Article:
Marijuana Legalization is a Process and We Haven't Reached the Midway Point

May 11, 2017

Jonathan Caulkins, PhD
H. Guyford Stever University Professor of Operations Research and Public Policy
Carnegie Mellon University, Heinz College

On August 28, 2017, the National Council for Behavioral Health, Advocates for Human Potential (AHP) and the ATTC Network are partnering to host the  2017 National Cannabis Summit in Denver: An objective national forum for changing public policy, public health, treatment and research. In today's blog post, drug policy researcher and National Cannabis Summit plenary speaker Jon Caulkins muses on how marijuana legalization might evolve over the next 25 years. 



Colorado and Washington State legalized large-scale commercial production and marketing of cannabis for non-medical use in November, 2012. Almost immediately reporters started asking: “How has legalization turned out?”

I try to answer helpfully. Some results were predictable, such as declining prices. Others were less anticipated and so are truly news. My top three might include the proliferation of extract-based products, consumption increases coming largely from increased intensity of use rather than increased prevalence, and industry lobbyists replacing do-gooders as the drivers of liberalization.

Yet such comments, though true, are woefully incomplete.


A better answer would be, “We won’t know until 25 years after legalization and, by the way, we haven’t even fully started it yet.” Here, as I’m permitted a blog post not just a sound bite, I’ll try to explain why I say that.

One obvious point is that all of the so-called “legal” cannabis activity is still fully prohibited by the federal Controlled Substances Act (CSA). It is only state-legal, not legal. That matters. Here are a few "for instances."

Many state regulations – including marketing restrictions – will become unconstitutional violations of interstate commerce and/or commercial free speech as soon as marijuana is removed from the CSA. (The 21st Amendment that repealed prohibition grants states special regulatory powers over alcohol, but a similar constitutional provision concerning cannabis is not likely.)

Cannabis clearly meets the definition of a drug under the Federal Food, Drug, and Cosmetic Act (FDCA), so unless Congress grants cannabis an explicit exception, it will come under the FDCA as soon as it is removed from the CSA. Many cannabis industry actions will then immediately be banned by the FDCA.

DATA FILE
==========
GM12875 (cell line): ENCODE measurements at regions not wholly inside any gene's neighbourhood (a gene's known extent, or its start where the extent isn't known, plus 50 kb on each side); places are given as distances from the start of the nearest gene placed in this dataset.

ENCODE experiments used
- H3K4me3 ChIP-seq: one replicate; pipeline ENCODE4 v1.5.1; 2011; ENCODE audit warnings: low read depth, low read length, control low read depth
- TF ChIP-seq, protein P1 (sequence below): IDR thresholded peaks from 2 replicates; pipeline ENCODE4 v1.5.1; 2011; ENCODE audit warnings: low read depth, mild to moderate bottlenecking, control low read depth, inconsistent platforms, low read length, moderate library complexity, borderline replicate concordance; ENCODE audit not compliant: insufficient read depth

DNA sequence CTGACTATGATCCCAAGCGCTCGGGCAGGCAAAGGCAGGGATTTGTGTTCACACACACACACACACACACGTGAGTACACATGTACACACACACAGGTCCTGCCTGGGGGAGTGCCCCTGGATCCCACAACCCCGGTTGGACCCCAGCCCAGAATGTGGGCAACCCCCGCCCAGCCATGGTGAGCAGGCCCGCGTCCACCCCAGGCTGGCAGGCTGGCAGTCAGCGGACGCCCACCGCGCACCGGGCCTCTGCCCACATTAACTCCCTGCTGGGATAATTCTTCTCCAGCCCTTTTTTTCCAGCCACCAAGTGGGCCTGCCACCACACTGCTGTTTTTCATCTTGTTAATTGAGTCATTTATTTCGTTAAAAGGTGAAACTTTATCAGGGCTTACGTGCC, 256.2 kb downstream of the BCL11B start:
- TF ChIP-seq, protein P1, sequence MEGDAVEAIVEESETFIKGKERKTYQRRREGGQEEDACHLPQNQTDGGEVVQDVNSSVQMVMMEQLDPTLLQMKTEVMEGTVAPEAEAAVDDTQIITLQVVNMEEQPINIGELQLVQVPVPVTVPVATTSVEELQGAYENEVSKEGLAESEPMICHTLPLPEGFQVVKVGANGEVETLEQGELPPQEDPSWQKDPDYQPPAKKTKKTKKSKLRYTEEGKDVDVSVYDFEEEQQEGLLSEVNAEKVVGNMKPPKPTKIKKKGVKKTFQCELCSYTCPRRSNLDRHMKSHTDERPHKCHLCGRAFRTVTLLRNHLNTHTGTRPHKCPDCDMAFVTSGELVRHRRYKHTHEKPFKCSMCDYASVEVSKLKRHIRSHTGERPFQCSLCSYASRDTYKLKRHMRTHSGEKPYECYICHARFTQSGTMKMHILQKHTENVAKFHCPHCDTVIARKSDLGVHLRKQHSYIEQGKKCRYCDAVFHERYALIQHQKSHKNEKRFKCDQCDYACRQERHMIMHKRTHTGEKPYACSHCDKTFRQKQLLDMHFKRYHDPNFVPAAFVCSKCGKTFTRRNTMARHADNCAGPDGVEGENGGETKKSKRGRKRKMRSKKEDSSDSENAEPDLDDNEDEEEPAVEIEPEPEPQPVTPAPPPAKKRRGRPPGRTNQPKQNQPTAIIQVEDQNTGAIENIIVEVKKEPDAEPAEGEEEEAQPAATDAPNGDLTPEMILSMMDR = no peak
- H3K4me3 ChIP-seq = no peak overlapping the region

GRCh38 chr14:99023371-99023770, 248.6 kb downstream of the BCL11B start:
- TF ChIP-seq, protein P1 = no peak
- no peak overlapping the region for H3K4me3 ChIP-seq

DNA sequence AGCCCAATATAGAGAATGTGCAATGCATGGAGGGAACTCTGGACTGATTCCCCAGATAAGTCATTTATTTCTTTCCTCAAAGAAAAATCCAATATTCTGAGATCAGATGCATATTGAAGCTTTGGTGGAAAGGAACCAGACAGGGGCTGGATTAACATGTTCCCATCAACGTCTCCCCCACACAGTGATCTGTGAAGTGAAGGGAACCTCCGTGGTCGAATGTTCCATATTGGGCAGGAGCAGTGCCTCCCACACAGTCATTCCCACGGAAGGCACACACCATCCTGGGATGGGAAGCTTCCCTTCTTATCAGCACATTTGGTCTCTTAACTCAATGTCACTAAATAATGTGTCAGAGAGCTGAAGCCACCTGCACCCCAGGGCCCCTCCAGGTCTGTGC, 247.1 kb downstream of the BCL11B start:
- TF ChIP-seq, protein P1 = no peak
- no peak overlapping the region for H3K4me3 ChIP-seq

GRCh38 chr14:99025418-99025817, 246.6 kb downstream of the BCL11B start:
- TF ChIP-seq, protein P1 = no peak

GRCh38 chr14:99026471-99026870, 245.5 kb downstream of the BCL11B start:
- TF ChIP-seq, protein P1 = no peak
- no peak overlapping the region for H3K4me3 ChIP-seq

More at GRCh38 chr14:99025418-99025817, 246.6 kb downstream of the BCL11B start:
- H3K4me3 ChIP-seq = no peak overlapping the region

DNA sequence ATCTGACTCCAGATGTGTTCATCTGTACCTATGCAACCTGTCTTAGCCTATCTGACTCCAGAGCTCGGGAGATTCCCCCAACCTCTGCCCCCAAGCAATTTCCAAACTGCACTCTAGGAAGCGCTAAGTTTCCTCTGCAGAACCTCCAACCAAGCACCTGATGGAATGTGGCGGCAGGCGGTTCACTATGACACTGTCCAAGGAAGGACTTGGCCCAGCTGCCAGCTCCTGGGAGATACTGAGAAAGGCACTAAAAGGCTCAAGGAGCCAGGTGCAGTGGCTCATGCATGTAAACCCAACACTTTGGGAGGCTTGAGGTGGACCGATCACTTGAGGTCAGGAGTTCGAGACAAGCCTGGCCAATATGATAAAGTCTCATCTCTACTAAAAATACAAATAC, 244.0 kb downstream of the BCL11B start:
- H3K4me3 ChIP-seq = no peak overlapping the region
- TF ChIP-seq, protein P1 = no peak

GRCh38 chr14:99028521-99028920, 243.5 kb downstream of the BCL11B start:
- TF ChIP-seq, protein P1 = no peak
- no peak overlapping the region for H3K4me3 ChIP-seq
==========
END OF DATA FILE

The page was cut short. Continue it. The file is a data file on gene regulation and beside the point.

Traditional production areas and methods may go bankrupt. The national supply of cannabis can be produced on the equivalent of 10 typical Midwest farms, and a year’s supply for a heavy user weighs less than one 22 ounce can of beer. So production will concentrate in whatever town or county offers the lowest production costs and most lenient regulations. Or, production may move off shore, especially for labor intensive flower products.

Legalization-to-date has already changed the industry. A decade ago, many producers tended 99 plants to stay under limits that triggered tougher federal sentences. Now growing 10,000 plants is common. But that only scratches the surface. Here are some predictions.

15 years ago grow operations’ key resource was a master grower. 15 years hence production will be commoditized and the key skills will be marketing and brand management.

Back then, marijuana was so expensive people claimed it was the nation’s leading cash crop. 15 years from now marijuana will be so cheap that convenience stores will use it as a loss leader that brings people in to buy more profitable items, like soda pop and gasoline.

Today public health leaders think using marijuana together with alcohol increases the risk for impaired driving. Tomorrow leaders of multinational corporations will think selling marijuana together with alcohol – and tobacco – increases the opportunity for enhanced profits.

One hundred and forty years ago the invention of machines for rolling tobacco cigarettes radically reduced production costs and prices. That triggered consolidation from regional companies to multinationals, and shifted tobacco consumption from cigars to cigarettes and from men to also women. Now the spread of legalization is radically reducing production costs and prices, rapidly increasing firm size, shifting the favored product forms, and shifting consumption from weekend to daily patterns of use.

I do not expect marijuana legalization to match the public health catastrophe wrought by the tobacco industry. But I expect the dynamic energy of the free market to exploit fully the profit potential of this new (to private industry) dependence-inducing intoxicant, and innovation will carry the markets and consumption to places we would have a hard time imagining today.

Some people used to think legalization meant the same old same old, just without the arrests. We’re far enough into legalization to realize how na├»ve those beliefs were, but we’re not yet far enough in to have much of an inkling of where this movement will take us.

My best guess is that 25 years from now we will rue deeply unleashing those free market forces and wish that we had restricted legal supply to non-profit organizations chartered to operate in the public interest. My greatest comfort is knowing that many predictions of distant futures often fall far from the mark, and so I dearly hope that time proves these predictions of mine to be wrong.

Jon Caulkins is the author, with Angela Hawken, Beau Kilmer, and Mark Kleiman, of Marijuana Legalization: What Everyone Needs to Know.


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